On 8 March 1971, eight ordinary citizens broke into an FBI office in Media, Pennsylvania. The members of the self-proclaimed Citizens’ Commission to Investigate the FBI picked the lock on the door, took every file in the office, loaded them into suitcases and walked out the front door. Mailed anonymously, these documents started to show up in newsrooms, unleashing fierce debates on whether or not to publish them. Despite demands by the Nixon administration to suppress the story, The Washington Post went to press, uncovering the FBI’s vast and illegal regime of spying and intimidation of Americans exercising their First Amendment rights. This screening will be followed by a Q&A via Skype with director Johanna Hamilton.
The screening will be followed by a Q&A with director Alex Gibney.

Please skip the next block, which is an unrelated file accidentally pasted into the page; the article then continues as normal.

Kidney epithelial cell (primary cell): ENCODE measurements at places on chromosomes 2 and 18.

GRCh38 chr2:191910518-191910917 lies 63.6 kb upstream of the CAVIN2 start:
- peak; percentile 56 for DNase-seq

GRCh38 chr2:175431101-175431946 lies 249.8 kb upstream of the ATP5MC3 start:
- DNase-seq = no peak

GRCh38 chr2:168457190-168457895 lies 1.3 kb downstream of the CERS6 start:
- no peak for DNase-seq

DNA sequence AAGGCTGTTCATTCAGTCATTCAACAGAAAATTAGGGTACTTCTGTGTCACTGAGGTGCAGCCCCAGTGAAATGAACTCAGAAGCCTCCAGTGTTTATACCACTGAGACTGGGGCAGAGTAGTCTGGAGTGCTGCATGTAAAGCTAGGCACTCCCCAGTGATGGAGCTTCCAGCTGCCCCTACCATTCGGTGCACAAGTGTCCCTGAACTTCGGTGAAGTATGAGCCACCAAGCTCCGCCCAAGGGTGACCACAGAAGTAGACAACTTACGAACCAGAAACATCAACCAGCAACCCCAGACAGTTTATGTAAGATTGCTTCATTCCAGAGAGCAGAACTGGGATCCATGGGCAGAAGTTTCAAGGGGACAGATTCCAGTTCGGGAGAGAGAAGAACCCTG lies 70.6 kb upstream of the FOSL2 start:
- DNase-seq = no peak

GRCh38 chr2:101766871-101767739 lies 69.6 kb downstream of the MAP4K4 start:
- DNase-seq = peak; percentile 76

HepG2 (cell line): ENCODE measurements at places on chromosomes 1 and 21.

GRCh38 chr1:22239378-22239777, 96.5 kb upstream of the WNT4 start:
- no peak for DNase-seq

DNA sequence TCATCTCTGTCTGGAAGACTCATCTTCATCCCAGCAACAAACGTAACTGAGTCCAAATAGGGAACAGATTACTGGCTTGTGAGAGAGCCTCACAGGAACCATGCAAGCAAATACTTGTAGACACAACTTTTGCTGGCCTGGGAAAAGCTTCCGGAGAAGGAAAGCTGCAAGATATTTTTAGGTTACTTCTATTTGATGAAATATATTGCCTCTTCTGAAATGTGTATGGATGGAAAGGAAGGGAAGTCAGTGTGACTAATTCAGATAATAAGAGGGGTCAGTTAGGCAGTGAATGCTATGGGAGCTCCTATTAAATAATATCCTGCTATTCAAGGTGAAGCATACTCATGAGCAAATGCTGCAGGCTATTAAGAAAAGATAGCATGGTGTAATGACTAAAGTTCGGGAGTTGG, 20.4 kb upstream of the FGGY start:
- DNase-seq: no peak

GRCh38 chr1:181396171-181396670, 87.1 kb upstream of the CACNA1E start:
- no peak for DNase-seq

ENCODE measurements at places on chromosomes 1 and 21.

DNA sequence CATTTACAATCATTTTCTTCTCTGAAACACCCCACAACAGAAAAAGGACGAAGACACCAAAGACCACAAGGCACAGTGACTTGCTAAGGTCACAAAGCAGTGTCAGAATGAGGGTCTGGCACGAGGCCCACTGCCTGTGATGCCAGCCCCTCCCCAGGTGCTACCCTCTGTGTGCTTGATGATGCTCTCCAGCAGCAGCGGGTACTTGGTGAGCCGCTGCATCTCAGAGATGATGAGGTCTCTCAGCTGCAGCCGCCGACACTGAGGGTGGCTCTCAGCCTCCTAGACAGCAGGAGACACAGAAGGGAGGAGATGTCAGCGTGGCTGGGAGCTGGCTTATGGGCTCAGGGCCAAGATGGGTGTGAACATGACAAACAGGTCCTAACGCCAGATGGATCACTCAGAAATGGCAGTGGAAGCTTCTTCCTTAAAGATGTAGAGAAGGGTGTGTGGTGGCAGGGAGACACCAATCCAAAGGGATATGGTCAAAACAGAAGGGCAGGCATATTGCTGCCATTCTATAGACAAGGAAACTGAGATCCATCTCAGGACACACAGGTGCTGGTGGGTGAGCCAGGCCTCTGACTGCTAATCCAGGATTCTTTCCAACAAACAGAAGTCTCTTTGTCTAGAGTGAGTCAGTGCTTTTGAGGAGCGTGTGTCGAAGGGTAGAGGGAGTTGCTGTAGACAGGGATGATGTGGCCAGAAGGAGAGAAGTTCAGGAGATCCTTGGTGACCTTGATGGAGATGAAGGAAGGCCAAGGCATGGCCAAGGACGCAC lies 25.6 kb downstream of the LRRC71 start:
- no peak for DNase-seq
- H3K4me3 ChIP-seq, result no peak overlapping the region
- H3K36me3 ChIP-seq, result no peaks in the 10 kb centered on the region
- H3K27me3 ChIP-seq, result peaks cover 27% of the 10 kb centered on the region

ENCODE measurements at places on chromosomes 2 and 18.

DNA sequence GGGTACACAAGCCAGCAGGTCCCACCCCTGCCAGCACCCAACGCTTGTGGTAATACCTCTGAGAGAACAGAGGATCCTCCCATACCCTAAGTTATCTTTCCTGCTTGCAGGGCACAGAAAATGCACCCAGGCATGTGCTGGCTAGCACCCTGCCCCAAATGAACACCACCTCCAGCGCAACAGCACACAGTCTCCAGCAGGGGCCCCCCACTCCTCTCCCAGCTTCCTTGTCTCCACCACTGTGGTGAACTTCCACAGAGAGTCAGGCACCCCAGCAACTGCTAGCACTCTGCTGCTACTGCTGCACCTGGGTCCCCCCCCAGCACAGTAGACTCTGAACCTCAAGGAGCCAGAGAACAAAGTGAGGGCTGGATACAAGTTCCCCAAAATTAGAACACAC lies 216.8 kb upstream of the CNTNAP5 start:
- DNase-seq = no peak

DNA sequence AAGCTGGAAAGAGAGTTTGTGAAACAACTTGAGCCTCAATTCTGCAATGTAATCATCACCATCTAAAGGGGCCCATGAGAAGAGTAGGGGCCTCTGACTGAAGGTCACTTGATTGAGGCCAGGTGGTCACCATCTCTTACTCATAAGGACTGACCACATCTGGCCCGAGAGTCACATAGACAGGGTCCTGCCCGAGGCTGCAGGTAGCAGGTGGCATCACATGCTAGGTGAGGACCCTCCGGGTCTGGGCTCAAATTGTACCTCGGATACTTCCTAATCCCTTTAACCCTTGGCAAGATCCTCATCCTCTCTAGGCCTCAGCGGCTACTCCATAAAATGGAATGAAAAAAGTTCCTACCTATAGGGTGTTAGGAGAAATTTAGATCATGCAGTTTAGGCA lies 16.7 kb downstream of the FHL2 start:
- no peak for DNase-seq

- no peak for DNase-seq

In 2010, WikiLeaks and its sources used the power of the internet to usher in what was for some a new era of transparency, and for others the beginnings of a new information war. In We Steal Secrets: The Story of WikiLeaks, Academy Award winner Alex Gibney explores how this enormous trove of classified US data was leaked and the impact the documents have had on international events.
WikiLeaks press conference at the Frontline Club on Thursday 5 July, 2012. "Thursday 5 July 2012, WikiLeaks began publishing the Syria Files – more than two million emails from Syrian political figures, ministries and associated companies, dating from August 2006 to March 2012. This extraordinary data set derives from 680 Syria-related entities or domain names, […]